View JohnChung's profile


367 posts in 1495 days

#9 posted 01-09-2014 04:42 PM

Richard – How did you test the sharpness of the blade? Curious.

View Richard H's profile

Richard H

483 posts in 1101 days

#10 posted 01-09-2014 04:47 PM

Paring a pine end grain. Also I hate to say this because 1. Someone is going to beat up on me for doing it and 2. it’s probably not something people should be doing if not comfortable but I find when I pull my finger lightly over a blade (not across) it will stick to a really sharp blade similar to how saw teeth feel sticky when sharp.

There is no doubt it’s personal opinion however.

View JohnChung's profile


367 posts in 1495 days

#11 posted 01-09-2014 05:02 PM

Richard – I do own the shapton pro stones and I will not say a word :) Paring end grain is a fair assessment. Derek Cohen also uses the same method but uses harder wood like jarrah.

I personally use a cheap usb microscope to check the sharpness but I can’t say for sure it is sharper on my end. The scope really does help on which metal is more shiny and which has less scratches. For a true test I plane end grain on my end but that depends on other factors like low angle plane and etc. I haven’t managed to pare end grain with a chisel that well yet…......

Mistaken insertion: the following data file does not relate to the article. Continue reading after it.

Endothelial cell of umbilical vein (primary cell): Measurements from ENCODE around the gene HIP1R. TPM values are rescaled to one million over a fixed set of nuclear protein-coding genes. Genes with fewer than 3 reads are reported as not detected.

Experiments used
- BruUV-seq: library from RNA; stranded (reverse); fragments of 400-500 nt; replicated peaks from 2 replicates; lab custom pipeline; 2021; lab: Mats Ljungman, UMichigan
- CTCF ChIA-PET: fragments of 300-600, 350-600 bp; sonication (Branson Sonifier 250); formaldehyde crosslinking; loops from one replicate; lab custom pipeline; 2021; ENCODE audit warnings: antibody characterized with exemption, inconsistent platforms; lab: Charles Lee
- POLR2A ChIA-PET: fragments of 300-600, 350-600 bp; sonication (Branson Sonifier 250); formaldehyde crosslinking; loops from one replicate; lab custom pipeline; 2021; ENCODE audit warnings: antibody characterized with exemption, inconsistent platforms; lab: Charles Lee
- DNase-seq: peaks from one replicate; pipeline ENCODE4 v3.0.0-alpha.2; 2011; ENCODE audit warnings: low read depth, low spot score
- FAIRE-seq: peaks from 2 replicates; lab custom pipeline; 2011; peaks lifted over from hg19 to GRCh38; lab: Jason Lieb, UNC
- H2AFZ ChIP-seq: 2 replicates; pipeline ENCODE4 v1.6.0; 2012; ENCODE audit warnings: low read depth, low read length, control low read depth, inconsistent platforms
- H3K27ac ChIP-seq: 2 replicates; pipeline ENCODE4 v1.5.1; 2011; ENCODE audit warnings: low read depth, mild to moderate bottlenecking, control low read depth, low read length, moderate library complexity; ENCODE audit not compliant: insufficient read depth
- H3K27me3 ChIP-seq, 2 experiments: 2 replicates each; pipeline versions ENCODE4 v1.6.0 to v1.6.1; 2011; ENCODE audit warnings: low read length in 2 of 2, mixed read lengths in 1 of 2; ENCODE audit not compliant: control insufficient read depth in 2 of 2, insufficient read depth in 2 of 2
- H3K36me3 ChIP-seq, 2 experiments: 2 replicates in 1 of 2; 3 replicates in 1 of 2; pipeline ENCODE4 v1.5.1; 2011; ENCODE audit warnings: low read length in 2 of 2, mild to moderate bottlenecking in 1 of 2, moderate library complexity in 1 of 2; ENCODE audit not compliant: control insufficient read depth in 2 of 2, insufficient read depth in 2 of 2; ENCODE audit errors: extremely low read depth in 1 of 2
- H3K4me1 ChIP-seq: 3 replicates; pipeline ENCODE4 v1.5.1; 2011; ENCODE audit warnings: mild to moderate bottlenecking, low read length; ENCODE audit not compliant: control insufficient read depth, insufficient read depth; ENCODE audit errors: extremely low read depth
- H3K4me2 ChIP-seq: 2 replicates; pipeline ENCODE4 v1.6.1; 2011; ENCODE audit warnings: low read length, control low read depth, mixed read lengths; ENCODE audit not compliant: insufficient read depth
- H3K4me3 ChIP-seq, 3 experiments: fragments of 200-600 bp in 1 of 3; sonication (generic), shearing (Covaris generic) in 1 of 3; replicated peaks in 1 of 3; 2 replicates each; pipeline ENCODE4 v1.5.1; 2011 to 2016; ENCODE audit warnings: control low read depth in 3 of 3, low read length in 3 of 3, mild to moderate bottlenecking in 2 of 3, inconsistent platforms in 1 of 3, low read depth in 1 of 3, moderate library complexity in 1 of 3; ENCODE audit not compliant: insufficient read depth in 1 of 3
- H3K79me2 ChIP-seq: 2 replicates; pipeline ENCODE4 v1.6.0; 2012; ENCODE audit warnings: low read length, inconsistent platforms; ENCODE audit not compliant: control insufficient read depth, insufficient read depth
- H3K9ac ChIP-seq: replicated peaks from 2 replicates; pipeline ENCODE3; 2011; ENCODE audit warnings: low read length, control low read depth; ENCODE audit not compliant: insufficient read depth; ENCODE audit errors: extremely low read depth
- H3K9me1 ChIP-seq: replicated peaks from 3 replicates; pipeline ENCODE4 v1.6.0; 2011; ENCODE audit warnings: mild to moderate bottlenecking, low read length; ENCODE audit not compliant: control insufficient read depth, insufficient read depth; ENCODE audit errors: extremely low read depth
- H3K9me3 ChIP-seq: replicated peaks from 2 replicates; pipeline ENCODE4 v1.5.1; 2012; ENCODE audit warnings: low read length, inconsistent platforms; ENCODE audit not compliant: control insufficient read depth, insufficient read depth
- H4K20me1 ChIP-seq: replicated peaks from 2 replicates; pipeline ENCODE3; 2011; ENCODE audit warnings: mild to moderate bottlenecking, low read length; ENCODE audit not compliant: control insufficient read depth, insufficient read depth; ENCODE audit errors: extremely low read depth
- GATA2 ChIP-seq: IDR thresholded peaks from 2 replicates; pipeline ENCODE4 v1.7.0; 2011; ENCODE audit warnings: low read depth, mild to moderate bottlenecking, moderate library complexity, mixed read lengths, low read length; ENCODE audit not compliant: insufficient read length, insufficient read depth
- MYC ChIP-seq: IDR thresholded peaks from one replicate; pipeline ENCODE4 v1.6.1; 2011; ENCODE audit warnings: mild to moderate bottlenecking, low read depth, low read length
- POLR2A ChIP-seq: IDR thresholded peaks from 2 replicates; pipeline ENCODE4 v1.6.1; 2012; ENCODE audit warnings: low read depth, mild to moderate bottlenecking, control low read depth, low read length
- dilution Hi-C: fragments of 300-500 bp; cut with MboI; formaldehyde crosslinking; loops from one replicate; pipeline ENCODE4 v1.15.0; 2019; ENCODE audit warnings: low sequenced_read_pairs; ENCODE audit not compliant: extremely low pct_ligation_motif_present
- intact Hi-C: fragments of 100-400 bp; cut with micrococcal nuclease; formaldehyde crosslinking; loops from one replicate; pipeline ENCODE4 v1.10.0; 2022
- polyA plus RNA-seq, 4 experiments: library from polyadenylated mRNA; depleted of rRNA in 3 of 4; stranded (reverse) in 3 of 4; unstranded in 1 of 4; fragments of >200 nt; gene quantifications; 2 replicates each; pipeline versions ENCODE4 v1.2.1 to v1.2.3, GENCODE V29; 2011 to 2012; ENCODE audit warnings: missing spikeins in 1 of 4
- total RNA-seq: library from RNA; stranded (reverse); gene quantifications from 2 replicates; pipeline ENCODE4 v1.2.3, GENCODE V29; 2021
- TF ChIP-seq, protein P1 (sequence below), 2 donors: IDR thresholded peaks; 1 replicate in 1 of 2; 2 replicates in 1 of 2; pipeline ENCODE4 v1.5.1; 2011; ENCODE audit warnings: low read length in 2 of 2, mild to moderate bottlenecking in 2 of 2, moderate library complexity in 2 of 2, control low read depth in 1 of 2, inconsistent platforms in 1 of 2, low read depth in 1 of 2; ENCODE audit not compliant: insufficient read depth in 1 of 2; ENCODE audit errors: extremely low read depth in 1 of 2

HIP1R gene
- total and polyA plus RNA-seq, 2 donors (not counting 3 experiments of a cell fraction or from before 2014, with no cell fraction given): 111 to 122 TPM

View Richard H's profile

Richard H

483 posts in 1101 days

#12 posted 01-09-2014 05:34 PM


I have never thought of one of the USB microscopes, it’s a interesting idea. I do find a magnifying glass is sometimes handy to see if there is any flat left over on the edge but usually it’s pretty easy to tell with a good light source looking down the end of the blade/iron.

There are a lot of ways to get good results sharpening and it really comes down to what works best for you. I personally have gotten what I consider acceptable results sharpening using the following methods.

Using a Worksharp with 1200 or 3600 grit sandpaper and the honing wheel.
Using extra or extra-extra fine DMT diamond plates with stropping.
Using 4000 Grit water stones with stropping or 8000 grit water (either traditional or ceramic) without
Using Black Arkansas Oil Stone

What I really like about the Oil stone is that you really don’t need to strop afterwards and the stone stays flat for a really long time. I thought the oil would bother me but you use so little of it that I don’t consider it much of a issue and you don’t have to use something like Camellia Oil on your tools like you do after using water or sandpaper methods. I still don’t own a Oil stone I have just used others but it has been tempting me. I own to many sharpening methods right now however so I really think something would have to go for me to change. Honestly the best thing you can do is pick a method you like and stick to it until something comes along that really makes you rethink it. There is nothing worse than changing up methods and expecting consistent results.

View funkhousen's profile


2 posts in 1022 days

#13 posted 01-09-2014 05:55 PM

Thanks for all the great advice. It took a while for the post to get approved and I got inpatient and purchased a 4000/8000 waterstone after doing some more research. I haven’t had a chance to sharpen anything yet, but I will let you know how it works out.

Also I didn’t flatten and polish the back first. So I will be sure to do that right away and I will only remove the burr on the 8000 grit stone.